Quick work by Makah tribal members saves tons of halibut from wreck

NEAH BAY — Thirteen tons of newly caught halibut worth more than $200,000 were successfully retrieved by Makah tribal members Monday from a stranded refrigerated tractor-trailer on state Highway 112, a Cape Flattery Fishermen’s Co-op supervisor said Tuesday.

The 40-foot trailer was being pulled by a 1994 Freightliner semi-tractor when the driver went off the road at about noon Monday and into a ditch minutes after leaving Neah Bay, the State Patrol said, adding that no one was hurt.

The catch was offloaded from the hobbled trailer by 6 p.m. Monday and was on its way safe and sound about two hours later to Pacific Coast Seafood in Astoria, Ore., said Joey Lawrence, the co-op’s general manager.

“The State Patrol, everyone else, thought, ‘No way,’ but our workers handle so much fish and they know what to do and were able to save that fish and get it out of there and put it on another truck, and off it goes,” Lawrence said.

Went off road

Loyd Weaver, 60, of Seaside, Ore., had just left the co-op on the Makah reservation and was driving eastbound on 112 when he went off the road at 11:47 a.m. at milepost 1 near Bull Man Creek, State Patrol spokesman Trooper Russ Winger said.

“He was driving on the shoulder enough to become inoperable and it sucked him into the dirt embankment,” Winger said.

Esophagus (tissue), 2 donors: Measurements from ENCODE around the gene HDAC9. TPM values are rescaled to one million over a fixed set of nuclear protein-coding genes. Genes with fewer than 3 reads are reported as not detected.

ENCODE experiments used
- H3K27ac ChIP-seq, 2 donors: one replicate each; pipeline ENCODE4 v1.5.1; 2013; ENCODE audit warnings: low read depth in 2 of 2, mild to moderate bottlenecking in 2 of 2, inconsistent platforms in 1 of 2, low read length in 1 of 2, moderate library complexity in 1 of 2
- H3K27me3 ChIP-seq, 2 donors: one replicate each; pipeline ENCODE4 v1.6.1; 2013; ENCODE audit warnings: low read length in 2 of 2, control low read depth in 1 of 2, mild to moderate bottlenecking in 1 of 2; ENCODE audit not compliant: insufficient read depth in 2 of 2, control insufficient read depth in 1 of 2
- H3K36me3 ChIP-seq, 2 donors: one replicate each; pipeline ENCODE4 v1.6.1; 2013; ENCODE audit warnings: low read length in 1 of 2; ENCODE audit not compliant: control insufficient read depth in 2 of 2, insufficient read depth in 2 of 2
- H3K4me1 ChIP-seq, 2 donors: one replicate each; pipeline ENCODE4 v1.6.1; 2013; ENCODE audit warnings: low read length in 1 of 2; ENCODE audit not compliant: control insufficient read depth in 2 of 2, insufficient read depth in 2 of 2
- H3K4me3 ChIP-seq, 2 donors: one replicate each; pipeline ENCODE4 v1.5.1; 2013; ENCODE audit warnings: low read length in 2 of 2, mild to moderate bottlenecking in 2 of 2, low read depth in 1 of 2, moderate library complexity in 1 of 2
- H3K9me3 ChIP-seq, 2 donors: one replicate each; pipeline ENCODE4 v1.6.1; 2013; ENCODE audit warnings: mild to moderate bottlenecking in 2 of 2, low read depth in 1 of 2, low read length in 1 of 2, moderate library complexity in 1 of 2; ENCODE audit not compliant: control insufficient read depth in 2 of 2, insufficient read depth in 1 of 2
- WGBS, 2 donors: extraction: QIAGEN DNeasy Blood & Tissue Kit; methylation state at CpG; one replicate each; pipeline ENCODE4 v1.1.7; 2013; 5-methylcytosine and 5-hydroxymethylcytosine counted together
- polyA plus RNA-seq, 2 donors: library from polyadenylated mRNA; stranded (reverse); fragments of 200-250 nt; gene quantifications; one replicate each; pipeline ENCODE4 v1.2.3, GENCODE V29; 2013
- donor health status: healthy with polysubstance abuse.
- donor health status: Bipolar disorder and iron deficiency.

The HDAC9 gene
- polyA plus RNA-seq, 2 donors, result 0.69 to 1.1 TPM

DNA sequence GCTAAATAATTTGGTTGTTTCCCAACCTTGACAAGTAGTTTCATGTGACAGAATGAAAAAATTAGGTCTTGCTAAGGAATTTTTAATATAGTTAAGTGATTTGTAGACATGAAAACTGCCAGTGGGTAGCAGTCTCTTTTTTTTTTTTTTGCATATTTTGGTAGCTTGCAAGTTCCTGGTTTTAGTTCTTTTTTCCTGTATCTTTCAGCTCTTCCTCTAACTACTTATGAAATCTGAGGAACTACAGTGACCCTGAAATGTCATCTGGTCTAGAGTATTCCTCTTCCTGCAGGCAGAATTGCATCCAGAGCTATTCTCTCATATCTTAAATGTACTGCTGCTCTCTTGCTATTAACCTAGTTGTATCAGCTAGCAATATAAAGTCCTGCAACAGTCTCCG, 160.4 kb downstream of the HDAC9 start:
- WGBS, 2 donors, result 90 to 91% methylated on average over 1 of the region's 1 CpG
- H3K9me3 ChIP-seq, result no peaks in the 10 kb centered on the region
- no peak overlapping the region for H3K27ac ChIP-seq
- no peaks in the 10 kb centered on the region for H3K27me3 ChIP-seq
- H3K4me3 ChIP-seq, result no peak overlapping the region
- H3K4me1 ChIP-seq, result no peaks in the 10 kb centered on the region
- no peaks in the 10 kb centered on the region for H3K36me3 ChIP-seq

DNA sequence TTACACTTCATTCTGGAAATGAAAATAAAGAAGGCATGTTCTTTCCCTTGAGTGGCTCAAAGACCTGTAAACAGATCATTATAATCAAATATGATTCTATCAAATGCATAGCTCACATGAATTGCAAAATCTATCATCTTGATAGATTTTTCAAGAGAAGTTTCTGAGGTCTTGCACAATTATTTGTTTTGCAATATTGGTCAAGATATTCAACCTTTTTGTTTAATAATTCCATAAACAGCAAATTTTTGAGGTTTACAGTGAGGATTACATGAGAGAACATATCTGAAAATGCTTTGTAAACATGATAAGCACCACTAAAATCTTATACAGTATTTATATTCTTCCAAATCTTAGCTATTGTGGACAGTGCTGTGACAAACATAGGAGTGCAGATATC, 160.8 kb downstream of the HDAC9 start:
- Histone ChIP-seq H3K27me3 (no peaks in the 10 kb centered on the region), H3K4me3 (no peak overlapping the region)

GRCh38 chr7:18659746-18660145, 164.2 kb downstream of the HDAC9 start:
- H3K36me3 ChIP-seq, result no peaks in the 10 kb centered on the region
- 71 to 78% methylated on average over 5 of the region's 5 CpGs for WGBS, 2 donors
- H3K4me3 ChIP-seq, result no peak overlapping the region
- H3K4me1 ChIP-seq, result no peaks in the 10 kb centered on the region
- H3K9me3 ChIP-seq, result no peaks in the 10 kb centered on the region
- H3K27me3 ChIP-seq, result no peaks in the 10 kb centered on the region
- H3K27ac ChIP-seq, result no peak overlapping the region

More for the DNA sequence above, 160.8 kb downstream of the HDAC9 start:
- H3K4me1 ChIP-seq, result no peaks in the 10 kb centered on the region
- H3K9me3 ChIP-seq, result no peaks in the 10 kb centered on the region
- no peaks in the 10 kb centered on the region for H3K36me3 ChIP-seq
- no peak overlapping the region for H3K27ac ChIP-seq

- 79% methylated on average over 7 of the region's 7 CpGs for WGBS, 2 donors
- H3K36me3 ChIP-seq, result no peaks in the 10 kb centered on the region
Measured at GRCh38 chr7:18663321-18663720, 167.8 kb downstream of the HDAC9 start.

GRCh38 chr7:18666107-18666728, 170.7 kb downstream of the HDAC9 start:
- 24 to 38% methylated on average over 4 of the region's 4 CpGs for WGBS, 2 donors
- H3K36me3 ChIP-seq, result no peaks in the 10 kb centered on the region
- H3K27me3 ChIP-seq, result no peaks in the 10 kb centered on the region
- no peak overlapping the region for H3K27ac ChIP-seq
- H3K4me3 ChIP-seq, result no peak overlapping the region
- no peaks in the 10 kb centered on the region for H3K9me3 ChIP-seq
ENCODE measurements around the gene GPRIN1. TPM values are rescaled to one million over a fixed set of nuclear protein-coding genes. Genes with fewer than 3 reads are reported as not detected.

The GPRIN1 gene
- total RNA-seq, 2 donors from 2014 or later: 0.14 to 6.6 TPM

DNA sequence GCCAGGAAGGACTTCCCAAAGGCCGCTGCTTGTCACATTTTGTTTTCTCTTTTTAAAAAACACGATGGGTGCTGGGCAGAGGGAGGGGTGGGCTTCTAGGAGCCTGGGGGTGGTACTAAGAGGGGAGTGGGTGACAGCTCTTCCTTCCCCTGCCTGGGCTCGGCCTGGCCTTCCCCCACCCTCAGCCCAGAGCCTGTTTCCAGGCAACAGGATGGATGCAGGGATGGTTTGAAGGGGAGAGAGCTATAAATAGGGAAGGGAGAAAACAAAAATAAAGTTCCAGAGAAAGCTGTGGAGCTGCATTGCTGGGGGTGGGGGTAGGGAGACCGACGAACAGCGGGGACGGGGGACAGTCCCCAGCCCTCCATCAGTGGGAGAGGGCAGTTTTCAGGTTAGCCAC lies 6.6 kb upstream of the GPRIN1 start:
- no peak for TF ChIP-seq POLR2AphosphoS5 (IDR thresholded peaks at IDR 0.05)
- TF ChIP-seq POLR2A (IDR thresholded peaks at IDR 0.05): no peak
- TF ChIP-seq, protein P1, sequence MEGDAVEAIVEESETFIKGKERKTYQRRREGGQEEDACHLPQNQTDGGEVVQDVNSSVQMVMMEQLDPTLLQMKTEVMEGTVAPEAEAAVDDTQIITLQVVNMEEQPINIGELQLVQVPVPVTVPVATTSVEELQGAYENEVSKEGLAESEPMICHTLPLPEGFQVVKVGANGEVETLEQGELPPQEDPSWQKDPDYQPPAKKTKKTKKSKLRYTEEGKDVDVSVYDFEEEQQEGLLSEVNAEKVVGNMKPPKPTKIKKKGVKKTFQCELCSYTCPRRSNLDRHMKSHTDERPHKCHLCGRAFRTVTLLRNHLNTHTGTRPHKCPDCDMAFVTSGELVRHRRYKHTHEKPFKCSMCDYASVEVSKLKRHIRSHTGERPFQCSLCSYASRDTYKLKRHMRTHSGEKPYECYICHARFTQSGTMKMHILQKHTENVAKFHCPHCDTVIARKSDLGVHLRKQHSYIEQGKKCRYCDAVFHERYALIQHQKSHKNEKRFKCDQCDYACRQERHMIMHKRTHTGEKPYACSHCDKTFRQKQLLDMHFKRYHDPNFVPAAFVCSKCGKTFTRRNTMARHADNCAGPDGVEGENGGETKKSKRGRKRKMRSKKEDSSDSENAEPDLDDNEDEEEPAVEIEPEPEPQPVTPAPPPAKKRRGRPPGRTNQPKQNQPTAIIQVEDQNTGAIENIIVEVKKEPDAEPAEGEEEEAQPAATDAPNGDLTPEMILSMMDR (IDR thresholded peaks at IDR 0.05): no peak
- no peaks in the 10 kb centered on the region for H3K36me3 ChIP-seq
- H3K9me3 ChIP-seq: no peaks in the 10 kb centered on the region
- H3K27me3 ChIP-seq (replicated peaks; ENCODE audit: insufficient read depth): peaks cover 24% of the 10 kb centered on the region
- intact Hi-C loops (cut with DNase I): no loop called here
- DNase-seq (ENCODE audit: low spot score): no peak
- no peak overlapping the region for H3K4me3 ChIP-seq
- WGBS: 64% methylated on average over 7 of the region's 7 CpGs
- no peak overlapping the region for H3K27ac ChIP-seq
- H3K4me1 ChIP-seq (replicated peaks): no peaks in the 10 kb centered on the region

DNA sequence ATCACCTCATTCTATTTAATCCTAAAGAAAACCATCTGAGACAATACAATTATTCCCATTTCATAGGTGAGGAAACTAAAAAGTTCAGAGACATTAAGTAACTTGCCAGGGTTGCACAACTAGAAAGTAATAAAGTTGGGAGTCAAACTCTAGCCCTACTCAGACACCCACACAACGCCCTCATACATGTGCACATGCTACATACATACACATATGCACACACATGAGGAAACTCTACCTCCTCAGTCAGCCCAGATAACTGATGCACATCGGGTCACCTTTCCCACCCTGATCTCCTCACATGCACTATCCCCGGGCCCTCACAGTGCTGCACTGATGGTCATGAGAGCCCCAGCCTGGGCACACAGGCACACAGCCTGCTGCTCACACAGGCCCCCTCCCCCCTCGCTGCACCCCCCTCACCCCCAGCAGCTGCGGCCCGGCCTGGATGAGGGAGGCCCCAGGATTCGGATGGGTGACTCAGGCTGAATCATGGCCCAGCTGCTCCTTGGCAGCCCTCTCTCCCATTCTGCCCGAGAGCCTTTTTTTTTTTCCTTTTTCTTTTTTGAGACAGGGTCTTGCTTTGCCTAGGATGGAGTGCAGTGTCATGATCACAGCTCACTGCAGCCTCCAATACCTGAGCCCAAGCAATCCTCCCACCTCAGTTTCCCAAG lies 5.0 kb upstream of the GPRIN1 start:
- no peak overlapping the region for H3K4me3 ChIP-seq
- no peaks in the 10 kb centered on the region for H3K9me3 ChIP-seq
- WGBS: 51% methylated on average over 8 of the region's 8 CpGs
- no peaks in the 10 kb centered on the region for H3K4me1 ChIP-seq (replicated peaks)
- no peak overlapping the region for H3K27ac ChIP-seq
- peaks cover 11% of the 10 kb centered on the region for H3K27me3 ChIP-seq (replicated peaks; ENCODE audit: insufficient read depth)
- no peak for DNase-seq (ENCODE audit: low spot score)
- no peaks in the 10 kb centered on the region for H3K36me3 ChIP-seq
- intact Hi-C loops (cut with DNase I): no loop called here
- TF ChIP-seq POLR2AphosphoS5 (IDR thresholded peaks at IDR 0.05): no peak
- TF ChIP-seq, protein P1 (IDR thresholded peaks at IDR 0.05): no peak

The mishap blocked 112’s eastbound lane on the curving road until about 6 p.m. Monday.

Weaver was fined $186 for a wheels-off-the-road infraction and will receive an additional penalty for getting into a collision, Winger said.

About 60 gallons of diesel fuel were contained in an effort coordinated by the Clallam County Emergency Operations Center, Winger said.

The trailer, which had rolled, was set back on its wheels by a crane truck, its refrigeration apparatus intact.

26,000 pounds of fish

Inside the trailer were 26,000 pounds of cleaned, whole halibut worth $200,000 to $250,000 wholesale to the tribe, Lawrence said.

It amounted to about 25 percent of the tribe’s catch from the 39-hour halibut opener that ended at 7 a.m. Saturday and involved about 25 boats.

“We had to step in as fast as we could to help out the trucking company, the company buying it, plus to get into swift action, and we were able to save it, and it all ended good,” Lawrence said.

The fish were brought back to the co-op’s plant and reloaded onto another trailer.

“We needed to save that fish, even though it was probably covered by insurance,” Lawrence said.

Saving the catch was about more than money, he said.

“The sea is the Makah’s country; that’s where we come from is the sea,” he said.

“Everything comes from the ocean for us, so it’s very important to us.”


Senior Staff Writer Paul Gottlieb can be reached at 360-452-2345, ext. 55650, or at [email protected] peninsuladailynews.com.

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